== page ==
I found this gem in a box of old video tapes while cleaning out the garage this week. This is some of the raw footage of the great Portland pop punk band The Automatics that I shot back in 1996 at my house. They were supposed to play the Missoula rock club, Jay’s Upstairs, but unfortunately Jay’s was overbooked. I asked them to play at my house. This is quintessential mid-90’s punk which represents such a profound place and time for me. During their set, people would wander in and out of my house, grab beers from the fridge, and then go back outside and listen to the music. I stayed inside, drank beers, and cheered like a Scandinavian metalhead. Jesse Kimball’s bass amp blew out early in the performance so he just set his guitar aside and grabbed the mic for the rest of the 20-plus song set. I recently saw Jesse on an episode of ‘Diners, Drive-ins & Dives’ Chefing at The Memphis Taproom in his home town of Philadelphia. It was great to see how well he is doing. He was also the man behind the Portland drink punk mag, Beer Can Fanzine.
sound & video quality: shit
Wednesday, November 23, 2011
Friday, November 18, 2011
Tuesday, November 15, 2011
Green Woman: a Literary Garden
two issue subscription $12.50
Colorado Springs, CO 80934-6587
The world is in rough shape right now. Green Woman Magazine seeks to help this battered old world out a bit. The primary focus of this magazine is gardening, and how to live a more earth-conscious lifestyle. As a fan of people who are trying to do this, I really like this stuff, but am not very good at it myself. Every time I try to grow an herb garden in my back yard, either the deer eat it or it dries out because I forget to water it. I’m not willing to subject vegetables to this. I’m also one of those who thinks that Michael Ruppert is mostly right, and because of this I’ve been fascinated with seed storage and procurement for a while now, there is a great article on that very subject in here that I really dug. I also really enjoyed the articles entitled ‘Organicize Me’ where a dude goes one month eating and drinking nothing but organic products(prices included) , and a personal account of life in the medicinal medical marijuana world (‘Hello, Doobie Tuesday’) that helped this confusingly great idea come to life for me. This is a excellent first issue with a hell of a lot of soul that today, is more important than ever. Order it, read it, live it.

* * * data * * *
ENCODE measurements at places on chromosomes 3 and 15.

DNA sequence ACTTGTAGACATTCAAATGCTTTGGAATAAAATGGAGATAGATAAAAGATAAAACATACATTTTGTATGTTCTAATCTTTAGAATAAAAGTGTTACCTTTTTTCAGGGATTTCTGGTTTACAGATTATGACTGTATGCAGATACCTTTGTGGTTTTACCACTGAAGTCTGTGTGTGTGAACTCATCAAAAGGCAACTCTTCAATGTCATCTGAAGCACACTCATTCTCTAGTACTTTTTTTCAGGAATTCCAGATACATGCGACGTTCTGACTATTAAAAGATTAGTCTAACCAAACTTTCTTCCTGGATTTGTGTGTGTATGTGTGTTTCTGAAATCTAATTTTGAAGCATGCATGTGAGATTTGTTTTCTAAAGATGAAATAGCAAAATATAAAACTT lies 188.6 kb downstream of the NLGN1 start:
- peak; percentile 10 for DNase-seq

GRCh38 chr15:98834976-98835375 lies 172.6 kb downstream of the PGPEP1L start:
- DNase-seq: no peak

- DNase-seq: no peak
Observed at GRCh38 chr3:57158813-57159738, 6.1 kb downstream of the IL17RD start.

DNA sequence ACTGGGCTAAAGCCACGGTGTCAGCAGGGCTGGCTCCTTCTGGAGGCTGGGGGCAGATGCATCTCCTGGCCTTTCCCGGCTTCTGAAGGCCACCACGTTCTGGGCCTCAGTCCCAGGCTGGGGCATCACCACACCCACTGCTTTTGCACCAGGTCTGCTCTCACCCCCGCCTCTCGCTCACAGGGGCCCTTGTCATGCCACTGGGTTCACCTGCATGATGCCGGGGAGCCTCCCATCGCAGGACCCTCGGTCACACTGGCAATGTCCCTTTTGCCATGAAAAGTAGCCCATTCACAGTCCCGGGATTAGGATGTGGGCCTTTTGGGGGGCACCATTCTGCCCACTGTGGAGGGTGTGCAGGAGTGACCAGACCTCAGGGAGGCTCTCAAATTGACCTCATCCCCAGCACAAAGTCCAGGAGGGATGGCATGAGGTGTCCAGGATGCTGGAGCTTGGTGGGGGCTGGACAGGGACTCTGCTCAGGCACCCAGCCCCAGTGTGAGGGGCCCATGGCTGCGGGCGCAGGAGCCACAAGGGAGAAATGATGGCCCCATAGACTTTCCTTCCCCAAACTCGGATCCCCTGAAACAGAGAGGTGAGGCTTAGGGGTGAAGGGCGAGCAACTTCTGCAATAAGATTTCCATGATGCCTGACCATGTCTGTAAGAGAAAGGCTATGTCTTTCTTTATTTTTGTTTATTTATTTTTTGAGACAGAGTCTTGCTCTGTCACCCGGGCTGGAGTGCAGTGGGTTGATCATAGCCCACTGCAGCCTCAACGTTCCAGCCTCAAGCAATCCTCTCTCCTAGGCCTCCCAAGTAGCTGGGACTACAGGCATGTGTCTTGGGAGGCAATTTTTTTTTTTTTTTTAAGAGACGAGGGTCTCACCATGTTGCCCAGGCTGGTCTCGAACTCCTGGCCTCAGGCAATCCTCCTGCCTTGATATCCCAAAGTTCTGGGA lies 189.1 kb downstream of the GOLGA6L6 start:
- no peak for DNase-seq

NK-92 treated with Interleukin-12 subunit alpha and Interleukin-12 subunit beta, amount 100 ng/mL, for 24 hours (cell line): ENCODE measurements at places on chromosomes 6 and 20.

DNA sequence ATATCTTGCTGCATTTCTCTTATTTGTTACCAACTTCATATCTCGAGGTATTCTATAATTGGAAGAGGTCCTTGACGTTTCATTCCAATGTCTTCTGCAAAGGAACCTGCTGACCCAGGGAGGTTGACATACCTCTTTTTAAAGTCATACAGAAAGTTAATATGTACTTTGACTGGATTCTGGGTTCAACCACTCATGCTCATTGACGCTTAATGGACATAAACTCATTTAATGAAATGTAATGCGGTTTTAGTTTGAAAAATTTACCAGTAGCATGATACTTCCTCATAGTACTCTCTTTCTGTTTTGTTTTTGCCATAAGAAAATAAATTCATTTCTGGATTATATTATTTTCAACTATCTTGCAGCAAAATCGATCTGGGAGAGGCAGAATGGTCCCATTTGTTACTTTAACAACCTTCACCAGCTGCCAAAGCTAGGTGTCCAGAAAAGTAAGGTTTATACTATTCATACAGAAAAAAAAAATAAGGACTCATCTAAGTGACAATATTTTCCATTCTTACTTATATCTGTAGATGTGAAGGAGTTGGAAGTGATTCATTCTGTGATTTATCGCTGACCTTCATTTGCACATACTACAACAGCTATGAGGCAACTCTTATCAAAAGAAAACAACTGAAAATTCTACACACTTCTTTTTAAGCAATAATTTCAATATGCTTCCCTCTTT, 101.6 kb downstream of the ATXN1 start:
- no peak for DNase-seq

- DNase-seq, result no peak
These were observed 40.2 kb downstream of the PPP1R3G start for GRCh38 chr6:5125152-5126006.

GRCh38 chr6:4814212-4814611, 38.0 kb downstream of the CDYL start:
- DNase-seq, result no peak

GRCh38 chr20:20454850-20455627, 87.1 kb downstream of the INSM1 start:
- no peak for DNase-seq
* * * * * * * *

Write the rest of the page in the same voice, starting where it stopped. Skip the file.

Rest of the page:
Thursday, November 3, 2011
Martha Stewart’s Prison Reader of Blather & Malarkey #1
Tulsa, OK 74159
MSPROBM is Tarnation Collins first attempt at making a zine. He’s married, has three small children, lives in Tulsa Oklahoma, and is often overcome with a profound sense of loneliness, all of which he writes about in a very approachable way in this issue. This is a nice first issue that felt like it was written by someone who needed a creative outlet that probably wasn’t being satisfied from blogs and other sources. I’ve always felt that the simple, physical act of putting a zine together can be profoundly cathartic, MSPROBM felt like it could have been just that for the author. This is a perzine full of perzine stuff: poetry, original stories, opinion pieces, games, and even a parable. I liked this zine a lot and hope Tarnation keeps it going.
Wednesday, November 2, 2011
one 1st class stamp
Upheaval used to be a full sized zine that covered hardcore, crust, punk from around the world. Due to personal & financial issues that the author, Craig talks about in this issue, he has decided to scale back a bit. This issue is simply one page, but still covers hardcore, punk, and crust from around the world. I checked out all of the bands mentioned in this issue and found a couple that I really dig. One stamp is the price, and if you’re into this type of music, it’s definitely worth it.
Monkey Squad One #7
There is so much going on in every page of this comic, so much attention to detail throughout. This particular issue of MS1 is about a rapper named Trik Erl Dub and three of his young fans getting lost in a zombie apocalypse. It has all the trimmings of a fine zombie kill fest: gore, humor, and toilets. This comic comes out pretty regularly, and the back story is pretty elaborate, so you might want to order back issues before jumping into later issues if you haven't read it before.